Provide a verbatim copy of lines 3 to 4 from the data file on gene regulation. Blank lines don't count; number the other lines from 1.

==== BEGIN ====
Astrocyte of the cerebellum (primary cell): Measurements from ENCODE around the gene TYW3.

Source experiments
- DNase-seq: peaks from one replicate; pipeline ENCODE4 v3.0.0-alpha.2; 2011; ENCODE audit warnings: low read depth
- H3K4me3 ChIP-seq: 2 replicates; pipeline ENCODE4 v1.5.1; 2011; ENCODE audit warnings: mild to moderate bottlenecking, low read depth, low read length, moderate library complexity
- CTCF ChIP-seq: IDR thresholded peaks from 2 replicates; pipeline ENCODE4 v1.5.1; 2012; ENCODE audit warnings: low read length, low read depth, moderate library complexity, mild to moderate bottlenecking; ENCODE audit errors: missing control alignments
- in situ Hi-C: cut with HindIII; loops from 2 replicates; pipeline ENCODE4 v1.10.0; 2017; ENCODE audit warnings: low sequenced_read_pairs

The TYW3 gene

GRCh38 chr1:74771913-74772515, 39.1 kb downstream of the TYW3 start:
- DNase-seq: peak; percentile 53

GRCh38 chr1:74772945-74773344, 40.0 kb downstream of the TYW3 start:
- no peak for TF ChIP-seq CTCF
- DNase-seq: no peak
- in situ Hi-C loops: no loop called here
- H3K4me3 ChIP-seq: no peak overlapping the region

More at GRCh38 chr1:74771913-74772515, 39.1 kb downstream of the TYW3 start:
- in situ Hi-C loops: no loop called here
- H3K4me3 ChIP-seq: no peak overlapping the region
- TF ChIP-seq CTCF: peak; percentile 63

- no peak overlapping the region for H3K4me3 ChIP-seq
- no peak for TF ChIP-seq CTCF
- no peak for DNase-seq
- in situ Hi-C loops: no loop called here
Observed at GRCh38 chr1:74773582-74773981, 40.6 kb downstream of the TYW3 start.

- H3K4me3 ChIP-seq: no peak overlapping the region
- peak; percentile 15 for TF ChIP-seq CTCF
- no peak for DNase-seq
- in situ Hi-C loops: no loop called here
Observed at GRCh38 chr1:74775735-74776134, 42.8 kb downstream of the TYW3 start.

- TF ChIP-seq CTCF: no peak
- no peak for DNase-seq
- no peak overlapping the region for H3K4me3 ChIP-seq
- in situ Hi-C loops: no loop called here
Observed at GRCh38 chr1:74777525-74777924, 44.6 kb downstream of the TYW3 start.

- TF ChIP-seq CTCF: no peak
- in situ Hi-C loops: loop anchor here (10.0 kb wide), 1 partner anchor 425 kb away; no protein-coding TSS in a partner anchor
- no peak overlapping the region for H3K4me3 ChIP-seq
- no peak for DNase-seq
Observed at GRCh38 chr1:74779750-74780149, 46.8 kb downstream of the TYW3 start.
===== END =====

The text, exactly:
- DNase-seq: peaks from one replicate; pipeline ENCODE4 v3.0.0-alpha.2; 2011; ENCODE audit warnings: low read depth
- H3K4me3 ChIP-seq: 2 replicates; pipeline ENCODE4 v1.5.1; 2011; ENCODE audit warnings: mild to moderate bottlenecking, low read depth, low read length, moderate library complexity